PORT Elizabeth-born artist Shane Cooper, 28, has added another sweet note to his growing list of accolades. The bassist will be gracing the stage at the 15th edition of the Cape Town International Jazz Festival this year.
“Playing at the jazz festival has always been on my wish list.
“There, you get access to a larger audience than you would normally play to at an ordinary gig.
“Hopefully the appearance at the event will translate into more people coming to my shows,” he said.
This will be Cooper’s maiden performance at Africa’s premier festival, which its organisers have billed as the continent’s “grandest gathering”. He will make a showing with the Shane Cooper Quintet, which was founded last year.
The modest 28-year-old is regarded as one of the leading lights of a new wave of contemporary jazz that is sweeping through South Africa.
He grew up in Walmer and attended Victoria Park High School until Grade 11, after which he chose to be home-schooled to focus on his craft.
During these formative years in his hometown, Cooper honed his skills around Port Elizabeth’s clubs two nights weekly.
He made the move to Cape Town in 2005 “to get a bigger audience” and is now based in the Mother City.
The “great trek” to the Cape has paid off as critics have noticed his talent and the honours have been flowing in.
Last year, Cooper was a Standard Bank Young Artist Award recipient. As part of the award package, the musician got to perform at the National Arts Festival.
“Getting the award was an honour as it has been bestowed on many great artists,” he said.
In 2011, Cooper made it onto the Mail & Guardian’s 200 young South Africans list.
“Making the list felt overwhelming,” Cooper said. “There were so many incredible people on it who are doing interesting things. I had a few friends who were also selected, which was great to see and experience.”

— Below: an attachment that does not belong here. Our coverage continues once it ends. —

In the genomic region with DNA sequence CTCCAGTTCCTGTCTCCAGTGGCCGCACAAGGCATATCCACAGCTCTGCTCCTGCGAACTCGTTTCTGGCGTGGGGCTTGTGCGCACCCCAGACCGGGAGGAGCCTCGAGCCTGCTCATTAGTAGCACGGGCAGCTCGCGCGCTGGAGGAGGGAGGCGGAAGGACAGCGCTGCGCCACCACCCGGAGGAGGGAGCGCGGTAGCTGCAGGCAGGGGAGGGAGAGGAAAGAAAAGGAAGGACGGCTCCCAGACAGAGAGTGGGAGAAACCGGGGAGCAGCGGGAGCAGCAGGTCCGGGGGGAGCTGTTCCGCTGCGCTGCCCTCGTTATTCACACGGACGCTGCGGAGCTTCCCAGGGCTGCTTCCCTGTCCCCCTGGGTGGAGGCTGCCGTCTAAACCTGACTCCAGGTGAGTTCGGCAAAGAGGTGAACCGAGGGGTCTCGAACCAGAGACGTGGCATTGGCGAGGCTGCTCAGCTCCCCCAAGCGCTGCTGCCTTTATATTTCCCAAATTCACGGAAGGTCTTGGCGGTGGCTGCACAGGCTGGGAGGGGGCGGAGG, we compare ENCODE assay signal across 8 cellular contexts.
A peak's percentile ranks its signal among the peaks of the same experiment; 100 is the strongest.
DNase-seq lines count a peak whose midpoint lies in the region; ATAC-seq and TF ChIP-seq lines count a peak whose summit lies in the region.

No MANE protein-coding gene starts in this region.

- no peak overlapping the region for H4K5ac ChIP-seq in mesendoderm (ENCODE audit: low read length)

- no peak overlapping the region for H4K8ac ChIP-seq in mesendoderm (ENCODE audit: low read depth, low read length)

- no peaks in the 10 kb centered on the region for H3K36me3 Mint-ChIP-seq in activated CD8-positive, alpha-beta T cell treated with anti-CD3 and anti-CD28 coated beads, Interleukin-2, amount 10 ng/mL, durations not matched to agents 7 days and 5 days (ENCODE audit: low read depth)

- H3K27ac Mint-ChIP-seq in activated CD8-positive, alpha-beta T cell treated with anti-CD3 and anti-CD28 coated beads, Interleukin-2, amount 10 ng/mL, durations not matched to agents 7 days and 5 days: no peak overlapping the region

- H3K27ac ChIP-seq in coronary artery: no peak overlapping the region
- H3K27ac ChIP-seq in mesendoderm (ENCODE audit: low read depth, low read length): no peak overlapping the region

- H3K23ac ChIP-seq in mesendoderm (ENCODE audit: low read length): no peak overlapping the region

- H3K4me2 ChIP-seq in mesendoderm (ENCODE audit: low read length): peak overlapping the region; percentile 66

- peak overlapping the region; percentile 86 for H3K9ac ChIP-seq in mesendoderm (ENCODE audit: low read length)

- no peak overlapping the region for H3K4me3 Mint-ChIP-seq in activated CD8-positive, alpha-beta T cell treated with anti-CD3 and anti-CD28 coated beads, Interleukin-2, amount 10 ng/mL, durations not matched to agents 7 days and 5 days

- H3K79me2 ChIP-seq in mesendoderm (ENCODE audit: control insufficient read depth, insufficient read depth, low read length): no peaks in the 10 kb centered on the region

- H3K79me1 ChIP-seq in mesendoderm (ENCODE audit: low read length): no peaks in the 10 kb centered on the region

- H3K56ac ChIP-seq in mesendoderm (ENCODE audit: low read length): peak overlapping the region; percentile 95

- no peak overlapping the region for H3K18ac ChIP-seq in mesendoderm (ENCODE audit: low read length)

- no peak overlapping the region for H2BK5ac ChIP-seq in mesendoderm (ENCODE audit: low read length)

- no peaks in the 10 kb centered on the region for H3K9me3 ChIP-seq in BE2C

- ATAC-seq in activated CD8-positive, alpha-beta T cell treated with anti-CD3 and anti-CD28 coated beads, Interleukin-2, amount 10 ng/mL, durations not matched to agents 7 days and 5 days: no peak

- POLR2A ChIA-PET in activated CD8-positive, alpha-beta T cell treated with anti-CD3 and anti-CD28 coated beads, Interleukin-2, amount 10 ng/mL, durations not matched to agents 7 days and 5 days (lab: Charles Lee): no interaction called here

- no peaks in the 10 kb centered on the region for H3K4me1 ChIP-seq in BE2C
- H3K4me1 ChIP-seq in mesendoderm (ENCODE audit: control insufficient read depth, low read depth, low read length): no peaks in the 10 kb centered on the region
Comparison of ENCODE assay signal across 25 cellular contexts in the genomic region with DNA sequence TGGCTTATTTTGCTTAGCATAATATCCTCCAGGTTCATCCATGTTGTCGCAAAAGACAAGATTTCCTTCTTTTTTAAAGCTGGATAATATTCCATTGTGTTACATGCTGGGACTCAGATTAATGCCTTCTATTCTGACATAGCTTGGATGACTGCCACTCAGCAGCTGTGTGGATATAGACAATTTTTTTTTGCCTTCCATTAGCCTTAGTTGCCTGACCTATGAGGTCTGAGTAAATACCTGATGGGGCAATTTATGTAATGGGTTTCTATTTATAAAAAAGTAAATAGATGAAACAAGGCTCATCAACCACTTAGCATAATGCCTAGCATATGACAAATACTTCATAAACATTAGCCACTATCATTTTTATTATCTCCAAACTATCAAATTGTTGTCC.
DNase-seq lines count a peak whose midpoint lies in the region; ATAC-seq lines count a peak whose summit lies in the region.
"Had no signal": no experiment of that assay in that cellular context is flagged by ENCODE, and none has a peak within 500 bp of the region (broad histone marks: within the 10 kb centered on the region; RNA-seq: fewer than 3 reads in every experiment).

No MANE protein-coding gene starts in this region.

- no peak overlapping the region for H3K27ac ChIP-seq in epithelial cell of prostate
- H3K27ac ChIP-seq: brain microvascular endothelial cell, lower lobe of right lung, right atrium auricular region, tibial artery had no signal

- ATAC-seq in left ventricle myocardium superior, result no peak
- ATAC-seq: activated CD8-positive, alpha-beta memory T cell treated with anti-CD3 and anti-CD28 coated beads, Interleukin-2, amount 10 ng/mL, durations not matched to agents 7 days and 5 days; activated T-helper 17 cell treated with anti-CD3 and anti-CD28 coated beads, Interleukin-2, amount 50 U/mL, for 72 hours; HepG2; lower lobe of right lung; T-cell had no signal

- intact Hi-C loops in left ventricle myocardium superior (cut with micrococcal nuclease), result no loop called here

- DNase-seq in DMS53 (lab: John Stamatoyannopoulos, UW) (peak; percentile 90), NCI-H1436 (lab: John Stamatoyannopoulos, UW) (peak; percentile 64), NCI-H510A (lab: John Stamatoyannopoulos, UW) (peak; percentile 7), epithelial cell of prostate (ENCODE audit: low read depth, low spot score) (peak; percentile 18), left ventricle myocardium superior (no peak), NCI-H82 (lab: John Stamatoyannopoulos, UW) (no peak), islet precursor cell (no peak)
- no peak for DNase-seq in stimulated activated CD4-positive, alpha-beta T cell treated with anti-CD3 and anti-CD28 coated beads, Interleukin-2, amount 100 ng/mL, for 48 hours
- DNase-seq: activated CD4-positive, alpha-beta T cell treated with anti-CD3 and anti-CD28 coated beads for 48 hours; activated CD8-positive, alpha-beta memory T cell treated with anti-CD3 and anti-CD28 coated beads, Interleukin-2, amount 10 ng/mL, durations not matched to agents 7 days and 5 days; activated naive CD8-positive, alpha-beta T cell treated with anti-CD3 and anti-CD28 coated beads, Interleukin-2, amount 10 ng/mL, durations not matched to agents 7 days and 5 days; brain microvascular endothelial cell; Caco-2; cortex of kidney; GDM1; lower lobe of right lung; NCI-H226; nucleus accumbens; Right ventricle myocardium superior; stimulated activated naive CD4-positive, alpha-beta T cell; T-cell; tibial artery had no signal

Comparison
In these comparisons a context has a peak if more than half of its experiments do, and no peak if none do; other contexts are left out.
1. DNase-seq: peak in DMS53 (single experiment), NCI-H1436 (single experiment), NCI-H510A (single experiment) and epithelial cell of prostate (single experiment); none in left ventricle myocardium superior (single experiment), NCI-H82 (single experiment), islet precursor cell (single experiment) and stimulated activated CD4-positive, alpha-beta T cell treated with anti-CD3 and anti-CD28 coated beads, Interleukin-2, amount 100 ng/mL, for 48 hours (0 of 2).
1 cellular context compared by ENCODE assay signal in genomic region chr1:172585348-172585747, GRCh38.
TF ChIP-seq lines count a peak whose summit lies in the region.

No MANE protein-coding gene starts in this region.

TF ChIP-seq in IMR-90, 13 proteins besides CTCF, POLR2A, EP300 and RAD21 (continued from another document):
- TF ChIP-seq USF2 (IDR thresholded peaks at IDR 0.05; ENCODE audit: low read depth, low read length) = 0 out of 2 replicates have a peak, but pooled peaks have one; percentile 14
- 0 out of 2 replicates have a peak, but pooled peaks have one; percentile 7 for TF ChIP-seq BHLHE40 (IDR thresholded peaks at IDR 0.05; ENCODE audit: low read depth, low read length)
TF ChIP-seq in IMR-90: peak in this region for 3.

Cooper graduated from the SA College of Music at the University of Cape Town in 2008.
His family had always been enthusiastic about music and never dissuaded him from pursuing a career in the arts, he said.
Although the profession was challenging, it was also rewarding. “I am my own boss and set my own deadlines. I get to do what I want when I want to,” he said. His favourite part of being a musician is taking his art form to different audiences around the world, whose responses provide an endless well of inspiration.
Cooper has taken his sound to Europe, the US and the rest of Africa, which has given him the opportunity to collaborate with other artists.
He cites South African bass player and composer Carlo Mombelli as an inspiration. Internationally, however, he said the list of luminaries was too long.
Asked what kept him going as a musician, he said: “You have to be a scholar of jazz.”
Meanwhile, SA Music Award-winning pair Ological Studies have also been invited to perform at the festival.
One half of the group – Phumlani Mtiti, 26 – has strong links to the Friendly City.
Mtiti is a Victoria Park High matriculant and a Nelson Mandela Metropolitan University law student.
He said being selected to play at the jazz festival was an honour.
The festival takes place on March 28 and 29.
A final artist lineup announcement will be made on January 28.
- For more on Cooper, visit: www.shanecoopermusic.com